Rent Shop Volunteer Join

Q. Who is Mr. Smarty Plants?

A: There are those who suspect Wildflower Center volunteers are the culpable and capable culprits. Yet, others think staff members play some, albeit small, role. You can torture us with your plant questions, but we will never reveal the Green Guru's secret identity.

Help us grow by giving to the Plant Database Fund or by becoming a member

Did you know you can access the Native Plant Information Network with your web-enabled smartphone?

Share

Ask Mr. Smarty Plants

Ask Mr. Smarty Plants is a free service provided by the staff and volunteers at the Lady Bird Johnson Wildflower Center.

Search Smarty Plants
See a list of all Smarty Plants questions

Please forgive us, but Mr. Smarty Plants has been overwhelmed by a flood of mail and must take a break for awhile to catch up. We hope to be accepting new questions again soon. Thank you!

Need help with plant identification, visit the plant identification page.

 
rate this answer
Not Yet Rated

Monday - August 03, 2009

From: Hillsboro, TX
Region: Southwest
Topic: Trees
Title: Fast growing tree for pasture in Coolidge, Texas
Answered by: Nan Hampton

QUESTION:

Hello, we purchased some land around Coolidge Tx., it has NO trees on it. This is open pasture land, can you suggest a fairly fast growing tree for shade? And if you know can you give us some names of business' that sale this and other types of trees.. We are ~ 60 miles south of Dallas/Ft Worth. Thank you very much.

ANSWER:

You can make your own selection for fast growing native trees for Limestone County by using the Texas Tree Selector from the Texas Forest Service.

Here are a few suggestions from the database for shade trees that grow rapidly:

Ulmus americana (American elm) up to 80 feet and more information

Cercis canadensis (eastern redbud) up to 30 feet and more information

Juniperus virginiana (eastern redcedar)  usually 30 to 40 feet but can reach 90 feet and more information

Pinus taeda (loblolly pine) up to 60 feet and more information

Quercus shumardii (Shumard's oak) 50 to 90 feet and more information

Platanus occidentalis (American sycamore) 75 to 100 feet and more information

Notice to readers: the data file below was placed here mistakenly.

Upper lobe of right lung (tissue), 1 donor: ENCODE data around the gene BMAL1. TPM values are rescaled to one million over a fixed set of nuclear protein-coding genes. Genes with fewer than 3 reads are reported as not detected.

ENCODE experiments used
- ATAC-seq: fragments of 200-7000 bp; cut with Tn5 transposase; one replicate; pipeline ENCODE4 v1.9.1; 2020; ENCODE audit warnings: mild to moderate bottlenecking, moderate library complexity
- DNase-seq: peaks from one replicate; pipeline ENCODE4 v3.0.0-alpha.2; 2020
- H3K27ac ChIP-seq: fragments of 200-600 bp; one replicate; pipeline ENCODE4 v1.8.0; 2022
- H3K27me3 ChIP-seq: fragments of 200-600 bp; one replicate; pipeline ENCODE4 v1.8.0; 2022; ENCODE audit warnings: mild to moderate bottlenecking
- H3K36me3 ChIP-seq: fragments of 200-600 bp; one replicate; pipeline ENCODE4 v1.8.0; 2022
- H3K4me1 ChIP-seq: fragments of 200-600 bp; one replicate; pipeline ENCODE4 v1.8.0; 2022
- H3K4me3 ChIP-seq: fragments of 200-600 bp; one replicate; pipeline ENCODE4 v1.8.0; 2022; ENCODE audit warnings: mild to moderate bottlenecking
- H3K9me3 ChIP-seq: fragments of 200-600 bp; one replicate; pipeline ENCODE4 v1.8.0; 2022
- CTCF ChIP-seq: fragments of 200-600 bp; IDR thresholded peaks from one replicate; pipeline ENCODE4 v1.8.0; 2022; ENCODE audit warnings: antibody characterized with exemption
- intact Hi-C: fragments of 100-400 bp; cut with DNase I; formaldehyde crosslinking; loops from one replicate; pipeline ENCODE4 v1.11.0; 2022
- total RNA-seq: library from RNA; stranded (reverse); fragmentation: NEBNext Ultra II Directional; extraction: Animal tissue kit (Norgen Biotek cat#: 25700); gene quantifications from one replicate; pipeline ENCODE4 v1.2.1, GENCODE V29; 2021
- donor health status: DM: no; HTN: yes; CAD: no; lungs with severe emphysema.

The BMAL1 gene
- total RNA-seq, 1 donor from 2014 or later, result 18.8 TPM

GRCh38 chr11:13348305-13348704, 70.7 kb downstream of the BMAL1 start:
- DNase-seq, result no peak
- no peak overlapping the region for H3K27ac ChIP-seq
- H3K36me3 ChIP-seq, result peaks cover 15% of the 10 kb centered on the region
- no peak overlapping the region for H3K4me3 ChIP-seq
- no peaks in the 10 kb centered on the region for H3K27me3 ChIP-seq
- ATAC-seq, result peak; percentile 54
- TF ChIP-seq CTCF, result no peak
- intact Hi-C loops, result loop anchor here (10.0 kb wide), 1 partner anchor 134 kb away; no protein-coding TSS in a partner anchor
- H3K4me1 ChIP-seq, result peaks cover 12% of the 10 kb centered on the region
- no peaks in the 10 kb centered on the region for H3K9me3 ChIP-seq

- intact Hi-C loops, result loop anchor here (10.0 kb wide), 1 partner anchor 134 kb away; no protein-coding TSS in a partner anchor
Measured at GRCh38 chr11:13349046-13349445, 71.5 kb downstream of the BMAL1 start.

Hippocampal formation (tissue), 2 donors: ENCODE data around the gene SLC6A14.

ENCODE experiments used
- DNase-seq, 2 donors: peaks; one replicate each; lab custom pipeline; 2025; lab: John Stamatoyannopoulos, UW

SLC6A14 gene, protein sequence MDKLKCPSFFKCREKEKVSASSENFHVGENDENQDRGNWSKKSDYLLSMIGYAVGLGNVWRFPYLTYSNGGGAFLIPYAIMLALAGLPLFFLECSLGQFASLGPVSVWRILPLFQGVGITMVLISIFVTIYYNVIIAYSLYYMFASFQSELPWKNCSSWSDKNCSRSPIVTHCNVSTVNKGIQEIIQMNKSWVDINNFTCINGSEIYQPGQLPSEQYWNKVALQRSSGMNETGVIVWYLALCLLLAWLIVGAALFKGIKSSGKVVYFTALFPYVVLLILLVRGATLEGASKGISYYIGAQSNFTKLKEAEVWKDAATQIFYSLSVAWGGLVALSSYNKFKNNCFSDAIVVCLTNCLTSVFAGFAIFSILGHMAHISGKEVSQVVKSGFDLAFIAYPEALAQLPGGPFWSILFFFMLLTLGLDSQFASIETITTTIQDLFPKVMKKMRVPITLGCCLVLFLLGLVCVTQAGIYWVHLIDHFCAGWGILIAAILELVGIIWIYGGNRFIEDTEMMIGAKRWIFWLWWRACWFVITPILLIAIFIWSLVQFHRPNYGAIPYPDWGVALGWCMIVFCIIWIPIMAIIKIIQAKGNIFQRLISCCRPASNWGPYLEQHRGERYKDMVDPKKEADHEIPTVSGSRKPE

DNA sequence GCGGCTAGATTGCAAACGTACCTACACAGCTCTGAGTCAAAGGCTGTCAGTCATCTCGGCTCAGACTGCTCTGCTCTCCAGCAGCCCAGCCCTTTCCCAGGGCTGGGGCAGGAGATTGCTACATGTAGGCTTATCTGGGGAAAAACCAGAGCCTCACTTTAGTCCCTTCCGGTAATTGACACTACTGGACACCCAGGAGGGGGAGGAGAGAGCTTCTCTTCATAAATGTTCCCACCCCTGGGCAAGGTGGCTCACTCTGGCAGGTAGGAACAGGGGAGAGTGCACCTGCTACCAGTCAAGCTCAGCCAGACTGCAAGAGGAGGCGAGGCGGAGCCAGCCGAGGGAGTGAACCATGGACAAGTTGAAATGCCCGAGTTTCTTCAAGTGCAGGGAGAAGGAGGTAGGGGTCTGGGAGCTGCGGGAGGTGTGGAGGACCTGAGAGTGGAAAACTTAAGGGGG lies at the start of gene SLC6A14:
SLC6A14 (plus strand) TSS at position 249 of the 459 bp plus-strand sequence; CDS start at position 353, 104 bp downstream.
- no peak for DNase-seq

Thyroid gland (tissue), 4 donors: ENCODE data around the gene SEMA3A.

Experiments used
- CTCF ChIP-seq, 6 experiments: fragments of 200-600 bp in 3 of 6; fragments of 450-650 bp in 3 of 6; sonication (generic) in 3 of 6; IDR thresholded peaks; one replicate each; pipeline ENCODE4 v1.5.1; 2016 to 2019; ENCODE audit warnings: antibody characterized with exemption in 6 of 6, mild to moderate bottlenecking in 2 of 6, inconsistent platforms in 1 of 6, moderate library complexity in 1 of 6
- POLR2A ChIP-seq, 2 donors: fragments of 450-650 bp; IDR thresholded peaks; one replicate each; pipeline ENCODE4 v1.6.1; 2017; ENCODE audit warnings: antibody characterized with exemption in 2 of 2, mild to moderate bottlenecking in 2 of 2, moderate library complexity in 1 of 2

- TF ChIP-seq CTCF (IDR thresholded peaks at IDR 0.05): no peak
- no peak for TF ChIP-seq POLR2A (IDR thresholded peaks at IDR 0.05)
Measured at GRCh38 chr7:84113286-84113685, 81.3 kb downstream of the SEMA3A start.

Visit our National Suppliers Directory to find nurseries that specialize in native plants in your area.


Ulmus americana

Cercis canadensis

Juniperus virginiana

Pinus taeda

Quercus shumardii

Platanus occidentalis

 

 


 

 

 

 

More Trees Questions

Lightning protection of smooth bark cypress
October 05, 2008 - I have been told that the smooth bark cypress stores a large amount of water at its base and if lightning strikes, it will explode and extinguish the flames. Could you tell me if this is a myth? I'...
view the full question and answer

Can a mustang grape and an oak coexist in Austin
November 04, 2009 - I have a healthy mustang grape vine growing on an oak in my yard. While the vine provides plenty of good food and a pleasant environment for many birds throughout the year, I feel it is overtaking the...
view the full question and answer

What eats American holly bushes in winter?
January 24, 2010 - I live in Marlborough, MA and I was shoveling snow on January 19th and noticed how beautiful my Holly bush was covered in red berries against the new fallen snow. My husband said to me this morning (...
view the full question and answer

Tree for memorial in Levittown NY
August 09, 2010 - I am planning a tree planting memorial in Wantagh Park and I don't know what will be hardy enough to grow there. There are the constant breeze and salt water elements to deal with there and of course...
view the full question and answer

Freeze-damaged Texas Mountain Laurel in Austin, TX.
May 05, 2011 - I have a Texas Mountain Laurel (Sophora secundiflora) that is several years old. During this past winter, one of the freezes we had split one of the largest trunk right below the soil line. T...
view the full question and answer

Support the Wildflower Center by Donating Online or Becoming a Member today.